food to be effective, while also contributing to raise awareness of the
challenge of climate change, it must be shared," council spokesman Mickey
This graph shows that phasing out meat and simply eating less would knock
down greenhouse gas emissions considerably — particularly in developed,
Laura Wellesley, a
research associate at international policy institute Chatham House, said she
thinks a global tax could be achieved in the next 20 years. She has studied
attitudes about meat consumption among the four most carnivorous countries:
China; the United States; Britain and Brazil.
as the Czech Republic and Poland have dramatically reduced their
agricultural emissions output, as much as a half. But countries that are
expanding their meat-lovers' impulses are doing so at much larger jumps.
Brazil's greenhouse gas output from food production has increased by 47
percent from 2000 to 2012. In China, a 35-percent jump from 1994 to 2005
means 220 million more tons of greenhouse gas emission. So, Estonia's
58-percent cut from 2000 to 2012, while commendable, is less than
Overall, agricultural greenhouse gas emissions have hardly decreased since
1990, despite growing awareness of the threat they pose to the planet. Food
and meat production is typically not targeted by civilians and governments
as a way to whittle global warming.
Global livestock contributes
an estimated 14.5 percent to annual greenhouse gas emissions. In raw
numbers, that's more than emissions from every car, train, ship and airplane
combined. (However, methane doesn't live in the atmosphere anywhere near as
long as carbon dioxide, produced by transportation, so its contribution to
the planet's warming is more of a short-term phenomenon.)
Of meat's contribution to greenhouse gas
emissions, 65 percent is enteric fermentation (or, cow, sheep and goat
belching and farting) and manure, according to a 2014
Chatham House analysis. Feed
constitutes one-fifth of that, followed by land-use change, energy use and
The methane produced by cattle digestion alone is what leads many
researchers to call for focusing on the impact of red meat, rather than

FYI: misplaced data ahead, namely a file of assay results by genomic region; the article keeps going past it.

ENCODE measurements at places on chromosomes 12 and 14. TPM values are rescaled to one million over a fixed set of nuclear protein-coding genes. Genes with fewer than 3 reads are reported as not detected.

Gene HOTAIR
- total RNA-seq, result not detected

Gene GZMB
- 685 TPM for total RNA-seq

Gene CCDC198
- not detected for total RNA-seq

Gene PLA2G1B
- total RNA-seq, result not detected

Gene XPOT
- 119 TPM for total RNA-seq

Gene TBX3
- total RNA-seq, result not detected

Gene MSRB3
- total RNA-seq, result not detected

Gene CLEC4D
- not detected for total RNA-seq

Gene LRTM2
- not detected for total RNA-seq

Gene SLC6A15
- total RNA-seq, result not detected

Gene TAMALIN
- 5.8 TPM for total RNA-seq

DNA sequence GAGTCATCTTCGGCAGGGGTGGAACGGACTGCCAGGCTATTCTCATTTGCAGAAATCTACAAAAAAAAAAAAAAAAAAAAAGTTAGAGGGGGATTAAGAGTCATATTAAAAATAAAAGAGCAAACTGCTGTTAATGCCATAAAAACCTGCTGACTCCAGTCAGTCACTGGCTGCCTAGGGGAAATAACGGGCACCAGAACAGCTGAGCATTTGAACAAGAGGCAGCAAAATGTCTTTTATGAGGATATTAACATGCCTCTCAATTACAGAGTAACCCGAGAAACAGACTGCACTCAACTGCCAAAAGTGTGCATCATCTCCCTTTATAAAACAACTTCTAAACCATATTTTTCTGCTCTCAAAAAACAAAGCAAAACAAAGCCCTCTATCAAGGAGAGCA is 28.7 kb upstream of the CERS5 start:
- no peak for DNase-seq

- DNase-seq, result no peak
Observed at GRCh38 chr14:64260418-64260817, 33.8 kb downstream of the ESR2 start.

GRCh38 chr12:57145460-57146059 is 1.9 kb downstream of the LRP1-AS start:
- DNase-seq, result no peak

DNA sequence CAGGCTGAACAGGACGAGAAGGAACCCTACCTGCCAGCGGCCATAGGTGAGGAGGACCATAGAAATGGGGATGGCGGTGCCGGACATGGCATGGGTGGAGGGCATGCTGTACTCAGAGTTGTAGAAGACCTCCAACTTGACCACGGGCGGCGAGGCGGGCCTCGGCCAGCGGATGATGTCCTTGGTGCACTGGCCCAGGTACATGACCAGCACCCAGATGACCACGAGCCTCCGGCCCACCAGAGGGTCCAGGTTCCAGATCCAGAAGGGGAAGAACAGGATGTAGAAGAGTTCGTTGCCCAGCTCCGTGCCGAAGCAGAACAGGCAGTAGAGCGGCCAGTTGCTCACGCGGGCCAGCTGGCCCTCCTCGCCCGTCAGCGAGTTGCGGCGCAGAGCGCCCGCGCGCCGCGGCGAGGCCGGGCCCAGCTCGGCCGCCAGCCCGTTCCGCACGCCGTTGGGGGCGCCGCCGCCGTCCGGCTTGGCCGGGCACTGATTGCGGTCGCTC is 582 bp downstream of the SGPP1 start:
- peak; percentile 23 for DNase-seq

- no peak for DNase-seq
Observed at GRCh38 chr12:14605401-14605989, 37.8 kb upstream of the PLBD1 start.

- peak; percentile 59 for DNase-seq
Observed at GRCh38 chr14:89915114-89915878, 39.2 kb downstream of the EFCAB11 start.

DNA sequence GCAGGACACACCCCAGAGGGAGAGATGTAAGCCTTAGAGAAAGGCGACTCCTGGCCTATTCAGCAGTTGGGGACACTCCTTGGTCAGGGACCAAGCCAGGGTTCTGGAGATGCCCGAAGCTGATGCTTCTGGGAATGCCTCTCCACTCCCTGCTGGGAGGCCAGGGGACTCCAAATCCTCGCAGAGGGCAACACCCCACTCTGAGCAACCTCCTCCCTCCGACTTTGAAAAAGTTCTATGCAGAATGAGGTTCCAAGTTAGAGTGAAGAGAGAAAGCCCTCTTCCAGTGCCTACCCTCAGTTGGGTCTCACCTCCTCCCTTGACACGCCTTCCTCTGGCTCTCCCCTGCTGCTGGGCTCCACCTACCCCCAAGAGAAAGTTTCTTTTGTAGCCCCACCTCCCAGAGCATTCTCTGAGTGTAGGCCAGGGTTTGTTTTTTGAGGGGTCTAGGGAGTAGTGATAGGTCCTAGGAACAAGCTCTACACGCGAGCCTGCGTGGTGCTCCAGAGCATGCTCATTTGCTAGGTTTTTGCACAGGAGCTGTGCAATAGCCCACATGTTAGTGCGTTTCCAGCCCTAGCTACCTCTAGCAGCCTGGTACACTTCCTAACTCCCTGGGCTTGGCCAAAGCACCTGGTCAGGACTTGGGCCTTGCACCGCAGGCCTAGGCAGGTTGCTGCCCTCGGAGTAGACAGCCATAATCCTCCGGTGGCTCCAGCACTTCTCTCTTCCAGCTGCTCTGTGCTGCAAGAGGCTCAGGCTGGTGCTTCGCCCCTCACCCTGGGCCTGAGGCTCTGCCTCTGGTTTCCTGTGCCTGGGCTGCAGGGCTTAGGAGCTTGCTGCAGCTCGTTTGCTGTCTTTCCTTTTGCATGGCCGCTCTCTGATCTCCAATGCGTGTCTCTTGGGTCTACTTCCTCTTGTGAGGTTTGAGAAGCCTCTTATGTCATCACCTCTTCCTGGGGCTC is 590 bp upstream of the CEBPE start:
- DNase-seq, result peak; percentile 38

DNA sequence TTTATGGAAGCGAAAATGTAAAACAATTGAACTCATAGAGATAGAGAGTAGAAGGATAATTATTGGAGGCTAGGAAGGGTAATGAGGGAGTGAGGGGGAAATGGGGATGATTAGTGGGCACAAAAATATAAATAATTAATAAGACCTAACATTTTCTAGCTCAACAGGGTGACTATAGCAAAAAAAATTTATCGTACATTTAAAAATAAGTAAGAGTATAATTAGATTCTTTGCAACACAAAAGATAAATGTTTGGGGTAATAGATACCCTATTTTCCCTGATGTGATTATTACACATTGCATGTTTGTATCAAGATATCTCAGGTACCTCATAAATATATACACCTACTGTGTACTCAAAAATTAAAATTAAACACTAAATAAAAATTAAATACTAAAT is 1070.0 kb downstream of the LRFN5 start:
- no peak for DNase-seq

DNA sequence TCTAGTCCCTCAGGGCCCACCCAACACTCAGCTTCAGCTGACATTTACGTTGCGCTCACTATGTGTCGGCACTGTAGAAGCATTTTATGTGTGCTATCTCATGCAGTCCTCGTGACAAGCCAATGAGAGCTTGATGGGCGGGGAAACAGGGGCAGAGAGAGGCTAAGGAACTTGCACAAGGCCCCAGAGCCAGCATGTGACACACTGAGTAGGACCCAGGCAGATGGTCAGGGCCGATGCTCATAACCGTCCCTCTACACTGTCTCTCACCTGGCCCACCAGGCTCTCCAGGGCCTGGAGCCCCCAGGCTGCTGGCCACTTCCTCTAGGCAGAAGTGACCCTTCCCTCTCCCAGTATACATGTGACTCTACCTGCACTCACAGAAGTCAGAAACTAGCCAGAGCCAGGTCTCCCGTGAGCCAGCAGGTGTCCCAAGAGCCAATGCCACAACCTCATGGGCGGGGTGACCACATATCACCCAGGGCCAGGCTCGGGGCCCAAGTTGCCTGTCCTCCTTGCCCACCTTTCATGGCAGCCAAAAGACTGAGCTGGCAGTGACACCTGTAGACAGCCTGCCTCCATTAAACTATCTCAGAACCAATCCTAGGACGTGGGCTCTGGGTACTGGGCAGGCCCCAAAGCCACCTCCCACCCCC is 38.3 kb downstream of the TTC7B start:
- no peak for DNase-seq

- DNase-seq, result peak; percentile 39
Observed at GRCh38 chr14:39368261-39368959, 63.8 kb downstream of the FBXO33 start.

poultry or pigs. Pigs and poultry contribute only 10 percent of total
But Wellesley said
reducing meat consumption in rich countries was equally important to
boosting meat access for the world's poorest. Americans
ate an average of 120 pounds of meat in
2009, compared with an average of four
pounds in Bangladesh. The planet could be in trouble if populous, economic
centers in China and Brazil acted like the West.
China is a "grave concern" to experts, Hajer said.
Along with a tax, a
meat cutback could be achieved by making plant-based diets more appealing
and less expensive. People in the West often think that vegetarianism is a
diet for wealthier folks, Wellesley said.
This chart shows the considerable health benefits that could be reaped from
reducing meat consumption as part of a more nutritious diet. The United
States could slash its health-care spending the most by phasing out meat for
But until tariffs
are levied, experts worry about how to make people realize that meat is
harmful for the environment. Wellesley said people globally are more apt to
wring their hands over cranking the air conditioner. That cheeseburger is
largely seen as disastrous to heart health or their thighs, not global
"Government is wary of introducing taxes on food products," Wellesley said.
"Civil society and industry may say the tax would would harm or limit the
poorer members of society. Those concerns were raised in the focus group."
How Edward Bernays, the father of public relations, tricked
Americans into eating bacon for breakfast. (Daron
Taylor, Dani Johnson/The Washington Post)